There are homeless people in Denver. They hang out at long traffic lights, willing to trade cigarettes for dollar bills. They hold signs about their service or their kids to distinguish themselves from travelers and oogles. In New York, when the subway door opened, and a man with no shoelaces and three coats shuffled through, there was no need for a sign. Still, anyone spending their day at the corner of Colorado and I-25 is probably not in a great place. And somehow, or because that’s the only way to get to work and get on with it, you have to roll up your window and not think too much about the world you would like to live in if you locked yourself out of your home. 

Weekly Endorsement: Undergrowth With Two Figures

I have been listening to the Slate Culture Gabfest a lot lately. Well, a lot being every week, since that’s how often the podcast comes out. I wouldn’t say the Culture Gabfest is my favorite podcast, but it is the easiest to listen to. Each episode is like a smart person’s dinner party where no one talks about their children or their dogs. And like a dinner party, if you miss any conversation to the sound of washing dishes, it’s not a big deal. 

At the end of each episode, each host endorses something, usually cultural, occasionally esoteric, they have enjoyed in the past week. I think it’s a good practice to recognize one good experience weekly, and I’m going to start. 

My endorsement this week, along with the Slate Culture Gabfest, is “Undergrowth With Two Figures,” a 1890 Van Gogh painting that is now on display at the Denver Art Museum. I had never seen that painting before I went to a lecture on the exhibit. Even though purple on the bark of trees is rare, I know what Van Gogh means. Trees in twilight feel purple. I also like how the two figures sort of seem like trees, how they have the same verticality. Plus, and maybe most importantly, the walk those two figures are going on seems like something they’ll remember, like it’s the moment they fell in love or fell out of it.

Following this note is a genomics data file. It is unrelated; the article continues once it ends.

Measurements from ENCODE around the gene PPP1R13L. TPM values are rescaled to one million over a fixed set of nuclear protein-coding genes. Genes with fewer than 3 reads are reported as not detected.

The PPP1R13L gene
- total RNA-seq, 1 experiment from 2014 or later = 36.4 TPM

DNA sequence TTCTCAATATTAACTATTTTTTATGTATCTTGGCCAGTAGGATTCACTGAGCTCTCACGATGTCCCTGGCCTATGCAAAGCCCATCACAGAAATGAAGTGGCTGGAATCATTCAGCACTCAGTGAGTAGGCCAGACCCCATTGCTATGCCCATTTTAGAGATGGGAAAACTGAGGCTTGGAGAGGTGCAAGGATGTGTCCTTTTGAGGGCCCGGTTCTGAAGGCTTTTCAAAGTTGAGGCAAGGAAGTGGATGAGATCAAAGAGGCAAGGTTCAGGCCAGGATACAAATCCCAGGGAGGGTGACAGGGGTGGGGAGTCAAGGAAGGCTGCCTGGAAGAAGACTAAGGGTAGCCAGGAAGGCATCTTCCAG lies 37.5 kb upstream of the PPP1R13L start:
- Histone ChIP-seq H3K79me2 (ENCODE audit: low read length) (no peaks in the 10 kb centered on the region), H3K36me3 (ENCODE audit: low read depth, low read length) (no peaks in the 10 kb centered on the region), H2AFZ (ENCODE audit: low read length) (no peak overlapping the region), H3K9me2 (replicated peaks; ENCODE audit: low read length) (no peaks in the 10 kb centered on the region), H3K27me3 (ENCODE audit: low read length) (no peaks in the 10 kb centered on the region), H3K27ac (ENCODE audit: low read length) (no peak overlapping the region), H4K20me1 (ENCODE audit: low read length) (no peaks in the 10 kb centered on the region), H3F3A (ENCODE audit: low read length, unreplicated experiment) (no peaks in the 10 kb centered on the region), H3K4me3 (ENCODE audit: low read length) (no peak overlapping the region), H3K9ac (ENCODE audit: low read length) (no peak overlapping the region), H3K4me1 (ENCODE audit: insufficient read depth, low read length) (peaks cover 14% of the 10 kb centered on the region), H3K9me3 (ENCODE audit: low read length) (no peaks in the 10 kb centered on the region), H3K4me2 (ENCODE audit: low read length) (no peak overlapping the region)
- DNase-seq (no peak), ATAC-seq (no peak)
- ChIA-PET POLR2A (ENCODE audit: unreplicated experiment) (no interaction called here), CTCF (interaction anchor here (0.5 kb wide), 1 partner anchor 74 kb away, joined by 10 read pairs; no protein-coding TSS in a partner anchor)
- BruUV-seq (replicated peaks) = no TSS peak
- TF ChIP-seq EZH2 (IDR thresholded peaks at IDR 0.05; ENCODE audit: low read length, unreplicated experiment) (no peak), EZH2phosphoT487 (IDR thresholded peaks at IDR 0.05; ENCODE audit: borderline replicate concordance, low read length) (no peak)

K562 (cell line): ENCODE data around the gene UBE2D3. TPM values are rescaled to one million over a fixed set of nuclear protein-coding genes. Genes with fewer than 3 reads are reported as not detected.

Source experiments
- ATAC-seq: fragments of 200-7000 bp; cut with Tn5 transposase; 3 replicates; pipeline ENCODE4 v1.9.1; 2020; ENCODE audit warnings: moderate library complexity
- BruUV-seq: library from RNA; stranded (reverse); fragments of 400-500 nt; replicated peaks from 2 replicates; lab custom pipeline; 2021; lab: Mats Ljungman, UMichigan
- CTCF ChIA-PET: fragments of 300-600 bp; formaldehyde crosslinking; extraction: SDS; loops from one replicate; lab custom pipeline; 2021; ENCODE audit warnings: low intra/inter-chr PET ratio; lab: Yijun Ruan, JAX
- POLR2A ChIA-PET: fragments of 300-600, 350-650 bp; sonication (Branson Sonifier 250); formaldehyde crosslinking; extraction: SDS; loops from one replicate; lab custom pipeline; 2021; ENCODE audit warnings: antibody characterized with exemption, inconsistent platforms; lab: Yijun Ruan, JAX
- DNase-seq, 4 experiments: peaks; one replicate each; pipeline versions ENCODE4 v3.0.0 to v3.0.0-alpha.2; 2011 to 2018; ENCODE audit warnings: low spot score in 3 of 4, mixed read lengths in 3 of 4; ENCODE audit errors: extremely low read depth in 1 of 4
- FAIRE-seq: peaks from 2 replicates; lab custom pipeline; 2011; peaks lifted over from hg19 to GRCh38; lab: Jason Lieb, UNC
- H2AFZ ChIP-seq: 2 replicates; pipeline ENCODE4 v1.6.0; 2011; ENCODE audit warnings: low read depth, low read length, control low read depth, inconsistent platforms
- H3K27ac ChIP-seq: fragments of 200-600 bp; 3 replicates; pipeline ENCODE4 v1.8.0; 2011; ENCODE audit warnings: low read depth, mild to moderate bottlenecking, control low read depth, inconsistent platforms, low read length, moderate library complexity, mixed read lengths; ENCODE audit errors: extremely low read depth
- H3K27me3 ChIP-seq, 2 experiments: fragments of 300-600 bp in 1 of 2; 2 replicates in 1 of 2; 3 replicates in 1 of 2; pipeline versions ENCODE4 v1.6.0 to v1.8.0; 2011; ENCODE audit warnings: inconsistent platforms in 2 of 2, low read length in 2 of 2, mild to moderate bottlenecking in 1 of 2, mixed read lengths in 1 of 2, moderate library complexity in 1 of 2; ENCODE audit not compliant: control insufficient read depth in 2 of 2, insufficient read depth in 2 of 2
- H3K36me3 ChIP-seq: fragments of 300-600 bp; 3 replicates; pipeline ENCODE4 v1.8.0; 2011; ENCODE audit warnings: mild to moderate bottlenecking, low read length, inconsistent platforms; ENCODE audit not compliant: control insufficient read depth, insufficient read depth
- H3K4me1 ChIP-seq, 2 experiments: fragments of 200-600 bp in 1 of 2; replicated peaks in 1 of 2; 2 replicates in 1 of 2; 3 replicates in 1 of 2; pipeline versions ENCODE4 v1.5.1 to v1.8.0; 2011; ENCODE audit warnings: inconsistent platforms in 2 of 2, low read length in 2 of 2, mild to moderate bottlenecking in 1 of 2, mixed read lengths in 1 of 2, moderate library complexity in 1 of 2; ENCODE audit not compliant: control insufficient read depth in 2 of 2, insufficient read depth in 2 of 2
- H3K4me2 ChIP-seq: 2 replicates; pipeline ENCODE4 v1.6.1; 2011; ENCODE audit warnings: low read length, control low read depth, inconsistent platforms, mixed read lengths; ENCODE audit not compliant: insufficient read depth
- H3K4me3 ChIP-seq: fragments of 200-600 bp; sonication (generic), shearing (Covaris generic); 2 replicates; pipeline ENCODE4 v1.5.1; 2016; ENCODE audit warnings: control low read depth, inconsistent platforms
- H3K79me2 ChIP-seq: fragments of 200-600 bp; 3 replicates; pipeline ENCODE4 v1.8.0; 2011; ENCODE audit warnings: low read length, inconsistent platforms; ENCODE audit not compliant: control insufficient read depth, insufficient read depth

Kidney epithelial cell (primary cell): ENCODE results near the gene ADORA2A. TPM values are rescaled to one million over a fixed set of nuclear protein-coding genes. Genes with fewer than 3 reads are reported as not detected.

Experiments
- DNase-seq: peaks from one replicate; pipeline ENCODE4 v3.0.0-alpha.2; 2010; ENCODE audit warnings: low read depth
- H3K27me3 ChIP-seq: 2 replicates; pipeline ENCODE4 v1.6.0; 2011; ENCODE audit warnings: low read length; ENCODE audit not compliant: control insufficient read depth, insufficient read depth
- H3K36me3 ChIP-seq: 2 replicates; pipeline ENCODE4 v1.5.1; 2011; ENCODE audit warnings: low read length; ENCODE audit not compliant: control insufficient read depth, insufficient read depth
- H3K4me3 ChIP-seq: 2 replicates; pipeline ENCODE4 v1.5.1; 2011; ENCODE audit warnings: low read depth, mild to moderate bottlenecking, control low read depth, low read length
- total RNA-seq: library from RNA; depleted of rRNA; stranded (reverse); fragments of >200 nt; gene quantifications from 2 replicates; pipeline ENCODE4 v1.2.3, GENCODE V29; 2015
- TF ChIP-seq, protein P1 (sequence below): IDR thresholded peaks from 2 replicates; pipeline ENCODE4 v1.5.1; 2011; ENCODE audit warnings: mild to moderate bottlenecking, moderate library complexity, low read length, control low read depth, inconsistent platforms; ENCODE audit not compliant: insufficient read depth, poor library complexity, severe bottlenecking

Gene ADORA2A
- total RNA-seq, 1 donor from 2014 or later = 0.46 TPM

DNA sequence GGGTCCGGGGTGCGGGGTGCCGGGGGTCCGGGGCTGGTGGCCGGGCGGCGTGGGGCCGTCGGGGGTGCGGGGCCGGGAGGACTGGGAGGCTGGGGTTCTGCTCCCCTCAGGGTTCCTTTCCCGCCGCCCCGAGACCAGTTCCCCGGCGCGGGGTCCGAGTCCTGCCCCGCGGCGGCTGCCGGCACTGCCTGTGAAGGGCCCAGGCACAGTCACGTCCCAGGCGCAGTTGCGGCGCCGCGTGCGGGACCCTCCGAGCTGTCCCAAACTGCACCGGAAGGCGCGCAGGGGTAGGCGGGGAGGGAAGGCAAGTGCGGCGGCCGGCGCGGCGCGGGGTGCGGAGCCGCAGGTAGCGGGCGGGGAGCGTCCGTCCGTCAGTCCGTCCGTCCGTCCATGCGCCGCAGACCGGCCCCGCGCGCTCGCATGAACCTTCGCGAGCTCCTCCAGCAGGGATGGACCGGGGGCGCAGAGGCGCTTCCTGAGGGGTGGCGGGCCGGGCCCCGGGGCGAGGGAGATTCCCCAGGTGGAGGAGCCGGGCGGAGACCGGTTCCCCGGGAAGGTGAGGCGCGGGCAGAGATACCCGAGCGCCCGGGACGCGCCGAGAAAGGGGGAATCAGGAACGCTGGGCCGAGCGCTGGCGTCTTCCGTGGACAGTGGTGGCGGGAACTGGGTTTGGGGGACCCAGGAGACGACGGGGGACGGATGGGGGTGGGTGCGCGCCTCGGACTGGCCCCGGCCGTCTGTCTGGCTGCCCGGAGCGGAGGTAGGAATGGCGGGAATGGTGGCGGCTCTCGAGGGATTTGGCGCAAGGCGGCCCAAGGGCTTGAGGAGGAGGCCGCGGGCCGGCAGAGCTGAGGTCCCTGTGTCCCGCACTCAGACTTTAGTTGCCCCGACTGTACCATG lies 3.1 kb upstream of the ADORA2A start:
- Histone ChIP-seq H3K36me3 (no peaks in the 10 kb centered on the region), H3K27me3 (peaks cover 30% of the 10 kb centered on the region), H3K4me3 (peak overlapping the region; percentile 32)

To see this painting, you have to live in Cincinnati, where it is normally shown, or visit the Becoming Van Gogh show at the Denver Art Museum. And for that, I endorse making reservations online and going early.  

You Can Go Your Own Way

Human nature will not flourish, any more than a potato, if it be planted and replanted, for too long a series of generations, in the same worn-out soil. My children have had other birthplaces, and, so far as their fortune may be within my control, shall strike their roots into unaccustomed earth. – Nathaniel Hawthorne, taken from the epigraph of Unaccustomed Earth

The other night, watching the opening ceremony of the Olympics at a friend’s house, another guest asked me how long I had been in Denver. “So not even a year,” she replied, which struck me as odd, even though it was factually correct. 

A year isn’t that long, sure. But I’ve been here this whole time, trying to figure out how to live and make friends in a city that until less than a year ago, I had never visited and where I knew no one who owed me anything. All that I had was an idea, stolen from Jhumpa Lahiri, stolen from Nathaniel Hawthorne, of striking my roots into unaccustomed earth. 

I might have known that an idea is not the same as a friend who’s not doing anything, but wants to know what I’m doing or even a crashable house party. There are times when I find myself, if not homesick, then acutely aware of where I would be if I hadn’t left New York. Some of my friends rented a house in Woodstock this weekend; I’m sure I would have had a great time. 

I’ve never regretted my decision to move to Denver. Like Hemingway’s idea of love, there is no choice anymore. I live in Colorado. Still, there are lonely times, when I wish I had one more person I could call or a place where the udon soup always put me in a better mood. While wanting these things, it’s easy to forget that my new life isn’t even a year old. I know I’ll look back on this time as a transition, but meanwhile, I have to live it. And unfortunately, to paraphrase Henry David Thoreau, there is no remedy for time but more time.